• IE8+ postMessage implementations don't work for our purposes.
  • IE8 & IE9 both try to cache ajax requests.

The following measures are necessary when dealing with these older browsers.

AJAX cache must be disabled for IE8 + IE9

IE8 + IE9 will try to cache ajax requests. This results in an issue where the request return 304 status with Content-Type set to html and everything goes haywire.

The solution to this problem is to set the If-Modified-Since headers to '0' on each of the request methods that we use in our app. This is done by default when using this plugin.

The solution was lifted from this stackoverflow post.

IE8 and IE9 must proxy CORS requests

You will need to set up an API proxy if the following conditions are both true:

  • your API lives on a different domain than your client
  • you wish to support IE8 and IE9
Example proxy using express for node.js
var express   = require('express');
var request   = require('request');
var httpProxy = require('http-proxy');
var CONFIG    = require('config');

// proxy api requests (for older IE browsers)
app.all('/proxy/*', function(req, res, next) {
  // transform request URL into remote URL
  var apiUrl = 'http:'+CONFIG.API_URL+req.params[0];
  var r = null;

  // preserve GET params
  if (req._parsedUrl.search) {
    apiUrl += req._parsedUrl.search;
  }

  // handle POST / PUT
  if (req.method === 'POST' || req.method === 'PUT') {
    r = request[req.method.toLowerCase()]({
      uri: apiUrl,
      json: req.body
    });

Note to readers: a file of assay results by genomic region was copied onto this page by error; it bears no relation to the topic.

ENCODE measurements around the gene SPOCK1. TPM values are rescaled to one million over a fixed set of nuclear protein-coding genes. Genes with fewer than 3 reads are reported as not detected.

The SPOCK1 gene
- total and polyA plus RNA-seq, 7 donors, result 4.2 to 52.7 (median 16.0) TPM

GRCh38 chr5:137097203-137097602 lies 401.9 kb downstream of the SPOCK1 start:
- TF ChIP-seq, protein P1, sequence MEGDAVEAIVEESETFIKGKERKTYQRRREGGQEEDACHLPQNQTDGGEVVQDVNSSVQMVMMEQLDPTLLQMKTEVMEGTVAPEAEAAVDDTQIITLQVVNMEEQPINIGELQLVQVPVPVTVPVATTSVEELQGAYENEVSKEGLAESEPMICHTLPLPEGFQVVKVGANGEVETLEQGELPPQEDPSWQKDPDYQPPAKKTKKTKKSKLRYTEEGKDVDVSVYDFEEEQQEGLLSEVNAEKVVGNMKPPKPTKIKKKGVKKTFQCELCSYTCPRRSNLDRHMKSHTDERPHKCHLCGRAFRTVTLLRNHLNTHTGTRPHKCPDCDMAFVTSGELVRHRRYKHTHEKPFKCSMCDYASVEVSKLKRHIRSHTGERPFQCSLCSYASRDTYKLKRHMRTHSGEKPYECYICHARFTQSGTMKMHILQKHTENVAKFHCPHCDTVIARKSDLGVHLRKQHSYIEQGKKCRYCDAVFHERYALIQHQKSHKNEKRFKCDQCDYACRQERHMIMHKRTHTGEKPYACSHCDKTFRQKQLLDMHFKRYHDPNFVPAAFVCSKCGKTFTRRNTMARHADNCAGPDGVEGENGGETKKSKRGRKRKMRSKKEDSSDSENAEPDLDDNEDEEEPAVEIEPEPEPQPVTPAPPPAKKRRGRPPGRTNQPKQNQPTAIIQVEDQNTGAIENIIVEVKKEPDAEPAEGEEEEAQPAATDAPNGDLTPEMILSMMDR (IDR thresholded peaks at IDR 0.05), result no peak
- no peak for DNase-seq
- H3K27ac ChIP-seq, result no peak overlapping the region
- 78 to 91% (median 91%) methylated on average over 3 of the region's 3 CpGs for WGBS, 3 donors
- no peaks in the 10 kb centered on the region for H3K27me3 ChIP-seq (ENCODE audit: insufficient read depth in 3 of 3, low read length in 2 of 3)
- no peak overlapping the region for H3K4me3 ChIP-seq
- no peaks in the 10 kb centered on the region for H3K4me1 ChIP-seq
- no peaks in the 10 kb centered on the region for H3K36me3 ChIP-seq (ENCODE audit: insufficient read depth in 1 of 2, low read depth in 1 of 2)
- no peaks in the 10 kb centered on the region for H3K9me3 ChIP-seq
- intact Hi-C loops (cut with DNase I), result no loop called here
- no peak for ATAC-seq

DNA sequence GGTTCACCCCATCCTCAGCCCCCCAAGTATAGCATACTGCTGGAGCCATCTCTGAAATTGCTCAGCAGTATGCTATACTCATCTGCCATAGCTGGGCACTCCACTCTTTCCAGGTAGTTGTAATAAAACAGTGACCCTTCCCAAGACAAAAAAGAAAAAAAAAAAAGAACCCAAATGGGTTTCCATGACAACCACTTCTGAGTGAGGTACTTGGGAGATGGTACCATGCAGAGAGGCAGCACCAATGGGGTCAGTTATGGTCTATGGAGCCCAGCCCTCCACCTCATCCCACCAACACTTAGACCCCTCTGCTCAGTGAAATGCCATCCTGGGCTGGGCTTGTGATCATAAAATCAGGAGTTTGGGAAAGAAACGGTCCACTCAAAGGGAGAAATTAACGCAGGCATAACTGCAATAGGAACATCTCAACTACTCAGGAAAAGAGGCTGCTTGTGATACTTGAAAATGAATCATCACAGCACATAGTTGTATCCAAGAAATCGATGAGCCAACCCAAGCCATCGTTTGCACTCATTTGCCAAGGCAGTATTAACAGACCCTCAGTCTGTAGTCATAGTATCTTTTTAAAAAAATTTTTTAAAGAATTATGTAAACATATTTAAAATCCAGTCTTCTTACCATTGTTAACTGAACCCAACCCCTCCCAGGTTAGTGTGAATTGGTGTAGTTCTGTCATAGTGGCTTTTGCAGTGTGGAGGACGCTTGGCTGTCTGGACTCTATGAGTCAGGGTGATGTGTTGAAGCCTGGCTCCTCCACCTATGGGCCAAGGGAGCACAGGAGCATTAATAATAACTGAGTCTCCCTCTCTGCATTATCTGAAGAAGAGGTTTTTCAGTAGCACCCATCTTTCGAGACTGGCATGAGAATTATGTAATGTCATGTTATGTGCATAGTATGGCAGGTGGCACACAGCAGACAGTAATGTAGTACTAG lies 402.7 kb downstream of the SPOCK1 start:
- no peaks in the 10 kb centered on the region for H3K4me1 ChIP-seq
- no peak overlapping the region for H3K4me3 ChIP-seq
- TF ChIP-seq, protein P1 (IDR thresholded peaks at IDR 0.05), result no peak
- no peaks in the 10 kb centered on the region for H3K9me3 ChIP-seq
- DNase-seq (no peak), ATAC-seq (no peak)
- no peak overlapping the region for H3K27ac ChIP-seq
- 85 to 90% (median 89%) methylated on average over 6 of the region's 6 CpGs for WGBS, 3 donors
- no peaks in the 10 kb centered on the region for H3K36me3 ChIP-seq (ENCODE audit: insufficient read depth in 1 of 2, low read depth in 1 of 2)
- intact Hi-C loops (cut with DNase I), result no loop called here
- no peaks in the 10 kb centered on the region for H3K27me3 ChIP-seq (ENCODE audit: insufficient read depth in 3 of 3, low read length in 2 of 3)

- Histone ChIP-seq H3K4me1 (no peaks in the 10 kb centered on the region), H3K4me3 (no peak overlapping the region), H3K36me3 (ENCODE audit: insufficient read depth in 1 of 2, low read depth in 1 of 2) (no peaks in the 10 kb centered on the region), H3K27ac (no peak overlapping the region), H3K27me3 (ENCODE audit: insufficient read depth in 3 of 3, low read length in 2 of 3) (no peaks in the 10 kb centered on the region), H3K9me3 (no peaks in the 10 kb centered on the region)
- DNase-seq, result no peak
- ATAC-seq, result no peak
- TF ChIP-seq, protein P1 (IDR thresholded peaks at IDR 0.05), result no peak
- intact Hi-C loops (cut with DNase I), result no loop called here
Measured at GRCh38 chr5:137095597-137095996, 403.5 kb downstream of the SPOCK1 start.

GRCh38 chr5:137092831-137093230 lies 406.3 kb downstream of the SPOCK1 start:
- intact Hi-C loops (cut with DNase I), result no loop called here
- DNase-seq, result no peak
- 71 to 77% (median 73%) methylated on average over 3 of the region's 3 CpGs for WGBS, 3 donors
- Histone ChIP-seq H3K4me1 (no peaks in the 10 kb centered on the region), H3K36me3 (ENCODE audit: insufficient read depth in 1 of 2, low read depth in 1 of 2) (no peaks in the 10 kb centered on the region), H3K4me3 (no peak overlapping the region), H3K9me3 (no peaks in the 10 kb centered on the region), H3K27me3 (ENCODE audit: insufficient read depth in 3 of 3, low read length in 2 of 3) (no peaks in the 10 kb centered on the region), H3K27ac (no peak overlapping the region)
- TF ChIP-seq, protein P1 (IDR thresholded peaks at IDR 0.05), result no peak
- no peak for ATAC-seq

} else {
    r = request(apiUrl);
  }

  // pipe request to remote API
  req.pipe(r).pipe(res);
});

The above example assumes that you're using express, request, and http-proxy, and that you have set the API_URL value using node-config.

IE8-11 must use hard redirects for provider authentication

Most modern browsers can communicate across tabs and windows using postMessage. This doesn't work for certain browsers (IE8-11). In these cases the client must take the following steps when performing provider authentication (facebook, github, etc.):

  1. navigate from the client site to the API
  2. navigate from the API to the provider
  3. navigate from the provider to the API
  4. navigate from the API back to the client

These steps are taken automatically when using this plugin with IE8+.


Contributing

  1. Create a feature branch with your changes.
  2. Write some test cases.
  3. Make all the tests pass.
  4. Issue a pull request.

I will grant you commit access if you send quality pull requests.

Development

Running the dev server

There is a test project in the demo directory of this app. To start a dev server, perform the following steps.

  1. cd to the root of this project.
  2. yarn
  3. grunt serve

A dev server will start on localhost:7777. The test suite will be run as well.

Running the tests

If you just want to run the tests, follow these steps:

  1. cd into the root of this project
  2. yarn
  3. grunt

Testing against a live API

This plugin was built against this API. You can use this, or feel free to use your own.


Credits

Thanks to the following contributors:

Code and ideas were stolen from the following sources:


License

WTFPL © Lynn Dylan Hurley